Purpose of this Blog is to provide information on:
(click on topics that interest you)
• Events homestay students participate in while being in the city
• Activities related to my novel about a group of international language students in the city
• English language tips for international students
• Profiles of Students
Wednesday, August 15, 2012
By Wendy Bullen Stephenson
Author of Vancouver Memories: My Year Abroad
Traditionally thought of as being more British than England, the city of Victoria has also been known for having the most pleasant weather in Canada. On my recent trip there in mid July, decked out with a map, camera, and a big sun hat, I asked a roving ambassador in downtown Victoria to name the notable features of the city. He responded that the city is surrounded by ocean, is particularly walkable, is known for its gardens, and is famous for chocolate and, unexpectedly to me, for beer. Seeing my surprise at this last attribute, he added, “Well, this is a navy town, you know.”
In fact Esquimalt, just west of downtown, is the West Coast port of Canada’s navy. I, however, didn’t notice any visible presence of navy personnel in this serene town during my two days there. Greater Victoria, made up of 13 municipalities, has a population of about 350,000 people. It is the capital of British Columbia, Canada’s western province.
Victoria seems to enjoy its isolation from the rest of Canada that results from being on an island (Vancouver Island) thus requiring an almost two-hour ferry trip to travel there from Vancouver and the B.C. mainland. Ferries carrying up to 470 cars and 1,600 passengers navigate through some narrow passages between lush green, sparsely inhabited islands, so the voyage to and from Victoria is part of the adventure of visiting that city. On the hot day of my return voyage, I sat during the entire cruise outside in the breeze on the top deck (seventh level) listening to the calls of the sea gulls overhead as they followed the ship.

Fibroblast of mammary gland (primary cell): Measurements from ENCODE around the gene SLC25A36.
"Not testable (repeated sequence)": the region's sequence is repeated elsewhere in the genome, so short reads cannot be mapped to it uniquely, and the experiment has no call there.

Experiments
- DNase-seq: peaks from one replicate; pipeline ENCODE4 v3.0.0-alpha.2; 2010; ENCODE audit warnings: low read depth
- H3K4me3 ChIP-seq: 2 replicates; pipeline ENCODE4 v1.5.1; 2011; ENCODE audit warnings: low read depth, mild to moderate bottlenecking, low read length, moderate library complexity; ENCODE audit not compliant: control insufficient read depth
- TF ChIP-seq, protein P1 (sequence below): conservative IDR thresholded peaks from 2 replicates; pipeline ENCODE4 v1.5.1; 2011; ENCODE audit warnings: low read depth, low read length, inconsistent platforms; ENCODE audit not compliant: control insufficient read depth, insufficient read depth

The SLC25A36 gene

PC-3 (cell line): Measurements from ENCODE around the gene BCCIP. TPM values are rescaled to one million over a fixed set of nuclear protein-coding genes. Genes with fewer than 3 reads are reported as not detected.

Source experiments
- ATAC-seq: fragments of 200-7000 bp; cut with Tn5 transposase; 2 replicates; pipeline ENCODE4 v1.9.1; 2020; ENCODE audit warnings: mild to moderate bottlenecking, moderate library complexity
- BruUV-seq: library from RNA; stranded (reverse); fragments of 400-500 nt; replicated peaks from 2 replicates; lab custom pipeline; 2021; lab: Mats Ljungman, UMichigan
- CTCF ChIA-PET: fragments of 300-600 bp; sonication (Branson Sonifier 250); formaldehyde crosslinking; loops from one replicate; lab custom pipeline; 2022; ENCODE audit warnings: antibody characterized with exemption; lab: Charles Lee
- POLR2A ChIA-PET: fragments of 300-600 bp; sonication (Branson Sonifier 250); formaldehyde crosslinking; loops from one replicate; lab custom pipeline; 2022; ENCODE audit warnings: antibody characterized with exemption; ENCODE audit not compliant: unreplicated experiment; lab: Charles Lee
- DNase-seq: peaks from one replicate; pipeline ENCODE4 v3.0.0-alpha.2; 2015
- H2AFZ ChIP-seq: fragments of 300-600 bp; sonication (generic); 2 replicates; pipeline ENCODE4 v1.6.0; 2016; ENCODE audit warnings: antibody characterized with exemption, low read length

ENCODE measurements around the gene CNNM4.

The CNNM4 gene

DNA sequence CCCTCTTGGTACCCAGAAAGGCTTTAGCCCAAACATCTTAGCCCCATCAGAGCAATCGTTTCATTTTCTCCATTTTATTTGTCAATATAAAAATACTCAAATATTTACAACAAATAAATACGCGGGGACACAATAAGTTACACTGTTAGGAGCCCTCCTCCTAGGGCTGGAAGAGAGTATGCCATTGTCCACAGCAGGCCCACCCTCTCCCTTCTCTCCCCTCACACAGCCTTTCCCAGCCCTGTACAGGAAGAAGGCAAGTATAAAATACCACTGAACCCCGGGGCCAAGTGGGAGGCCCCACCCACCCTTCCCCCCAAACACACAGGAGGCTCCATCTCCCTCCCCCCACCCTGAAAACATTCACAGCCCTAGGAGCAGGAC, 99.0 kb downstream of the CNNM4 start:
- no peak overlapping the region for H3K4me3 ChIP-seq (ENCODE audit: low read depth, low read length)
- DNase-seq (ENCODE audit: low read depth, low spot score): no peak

Victoria has been known as a town of seniors while at the same supporting a significant population of young adults attending the University of Victoria and Camosun College. Seeming to be such a safe town, it is also a choice place to bring up children. All of the many dozens of homestay students that I have hosted over the years have thoroughly enjoyed visiting Victoria, confirming my view that is a rewarding place to visit due to its historic buildings, engaging exhibitions, fresh ocean air, lavish flowers and gardens, and relaxed pace.
Some of the highlights for international students include going whale watching, experiencing the underwater marine world, visiting North America’s second oldest Chinatown, spending a couple of hours at the Art Gallery of Greater Victoria, riding on a double-decker bus, walking through the elaborate Craigdarroch Castle, indulging in tea at the Empress Hotel, visiting the late 19th century home of Emily Carr (one of BC’s most famous artists), touring the world-class provincial museum and world-famous Butchart Gardens, seeing the wax museum, shopping for souvenirs in the many unique shops, touring the legislature building, and eating in some of the varied restaurants or just munching fudge and chocolates or licking an ice cream cone while walking around the human-scale city centre.
Oh, and did I forget to mention climbing around on rocky beaches including Foul Bay, Mile Zero, and Oak Bay? That’s fun too!